Five Quarter’s power project uses up-to-the-minute technology to make clean electricity by tapping into vast reserves of coal off the North East coast.
It could share the same subsea pipeline as Teesside Low Carbon (TLC), a major power plant and carbon storage project planned for Teesside – and help lever investment for both.
If it goes ahead, TLC would revolutionise Teesside’s economy by providing a storage solution for heavy greenhouse gas emitters as green taxes start to bite, and also create hundreds of jobs.
Its consortium of industry heavyweights including BOC, International Power, National Grid, Fairfield Energy, Premier Oil and Progressive Energy, is currently bidding for vital Government funds to help finance the £2bn project.
Bosses say Teesside’s geography is right for a cluster of projects.
And Five Quarter’s project, south of Sunderland, could form a crucial part of that cluster.
The project was showcased at the EEIF’s Energy & Environment North East 2012 conference last week, one of the largest events of its kind held to explore the region’s green future.
Director of Five-Quarter Dermot Roddy, who is also Professor of Energy at Newcastle University, said the project would not have to mine coal – which opens up vast resources that are as-yet untapped.
“This project could say to the world, ‘we’ve found a way of accessing four or five times as much coal as we could before’,” said Dr Roddy.
“The attraction is, we can start off with UK coal rather than importing it. So far UK plants have almost all been based on importing somebody else’s coal.
There is far more coal in the world than people realise because we only count the coal that is cost effective to mine. And we are only interested in coal off the North East coast.”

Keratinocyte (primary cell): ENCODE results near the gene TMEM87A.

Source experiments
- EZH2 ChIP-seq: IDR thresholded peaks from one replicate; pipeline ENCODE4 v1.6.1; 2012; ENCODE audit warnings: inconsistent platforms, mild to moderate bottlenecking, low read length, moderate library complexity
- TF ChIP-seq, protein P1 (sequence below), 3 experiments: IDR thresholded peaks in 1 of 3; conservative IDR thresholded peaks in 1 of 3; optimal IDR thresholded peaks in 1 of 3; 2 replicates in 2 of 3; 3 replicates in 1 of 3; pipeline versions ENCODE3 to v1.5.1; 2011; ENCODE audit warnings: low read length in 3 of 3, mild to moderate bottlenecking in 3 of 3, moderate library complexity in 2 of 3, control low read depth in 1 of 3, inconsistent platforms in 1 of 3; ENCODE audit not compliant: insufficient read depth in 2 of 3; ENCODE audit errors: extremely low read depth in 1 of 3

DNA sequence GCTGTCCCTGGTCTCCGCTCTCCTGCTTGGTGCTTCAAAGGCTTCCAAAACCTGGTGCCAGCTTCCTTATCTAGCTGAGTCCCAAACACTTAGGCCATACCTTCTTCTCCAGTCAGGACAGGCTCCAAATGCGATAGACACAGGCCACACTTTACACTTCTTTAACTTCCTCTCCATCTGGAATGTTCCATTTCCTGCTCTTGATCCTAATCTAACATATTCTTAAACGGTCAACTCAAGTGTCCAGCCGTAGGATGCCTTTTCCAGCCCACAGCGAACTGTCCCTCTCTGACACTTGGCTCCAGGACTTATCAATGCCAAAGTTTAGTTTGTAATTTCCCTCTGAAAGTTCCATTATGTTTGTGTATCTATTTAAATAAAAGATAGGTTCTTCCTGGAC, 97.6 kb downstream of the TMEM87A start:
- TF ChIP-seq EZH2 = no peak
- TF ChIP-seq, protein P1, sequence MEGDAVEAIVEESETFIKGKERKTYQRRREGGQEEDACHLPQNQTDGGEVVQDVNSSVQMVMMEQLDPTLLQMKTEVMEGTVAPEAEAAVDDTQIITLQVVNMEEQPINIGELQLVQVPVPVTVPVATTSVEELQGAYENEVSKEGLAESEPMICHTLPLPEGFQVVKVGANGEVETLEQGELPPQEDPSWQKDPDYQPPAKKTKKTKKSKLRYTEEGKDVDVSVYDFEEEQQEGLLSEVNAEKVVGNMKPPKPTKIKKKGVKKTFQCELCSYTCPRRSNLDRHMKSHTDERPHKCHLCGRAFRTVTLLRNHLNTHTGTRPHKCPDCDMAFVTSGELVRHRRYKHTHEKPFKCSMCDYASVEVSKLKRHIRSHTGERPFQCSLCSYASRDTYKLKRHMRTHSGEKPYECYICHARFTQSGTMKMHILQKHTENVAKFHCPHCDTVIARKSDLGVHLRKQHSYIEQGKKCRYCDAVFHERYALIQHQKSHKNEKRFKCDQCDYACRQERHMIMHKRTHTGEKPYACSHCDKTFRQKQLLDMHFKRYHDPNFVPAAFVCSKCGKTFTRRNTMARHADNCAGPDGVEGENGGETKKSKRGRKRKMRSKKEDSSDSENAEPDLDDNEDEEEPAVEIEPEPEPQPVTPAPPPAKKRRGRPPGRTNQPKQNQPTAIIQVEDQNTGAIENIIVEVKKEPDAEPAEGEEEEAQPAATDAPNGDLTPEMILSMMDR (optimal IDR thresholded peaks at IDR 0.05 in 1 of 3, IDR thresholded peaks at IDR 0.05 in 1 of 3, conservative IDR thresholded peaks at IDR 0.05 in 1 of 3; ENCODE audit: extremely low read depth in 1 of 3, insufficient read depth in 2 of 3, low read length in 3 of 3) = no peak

The project has obtained licences to operate a 400sq km area of the sea bed, south of Sunderland, which contains some 2bn tonnes of coal – equivalent to three quarters of all the North Sea gas ever brought ashore.
But support for the project’s underground coal gasification technology would not be forthcoming within the context of Europe’s climate change agenda, say bosses, unless it involved a carbon management plan.
And that’s where anchor project TLC comes in.
The scheme would include a 200km pipeline network for transporting carbon from its own power station – and that of other heavy polluters on Teesside – to vast subsea voids where it would be stored.
“Projects adjacent to one another can share infrastructure,” claims Dr Roddy.
“A cluster of projects is a very sound idea, and we have been talking to some of the Teesside-based companies already. It’s the type of discussion we would expect to have.”
Five Quarter’s next step is to secure investment of at least £1bn.
Dr Roddy believes the UK needs TLC – despite what he calls the “beauty parade” of funding competitions, in which the Government favours such longer-term projects over newer ones like Five Quarter.
Peter Whitton, managing director at Progressive Energy, which is leading the TLC consortium, said he was “very positive” about Five Quarter’s scheme.
He added that the two sides were talking to each other.
“The Five-Quarter project is comparatively long-term technology,” he said. “It could be complementary. We encourage it.”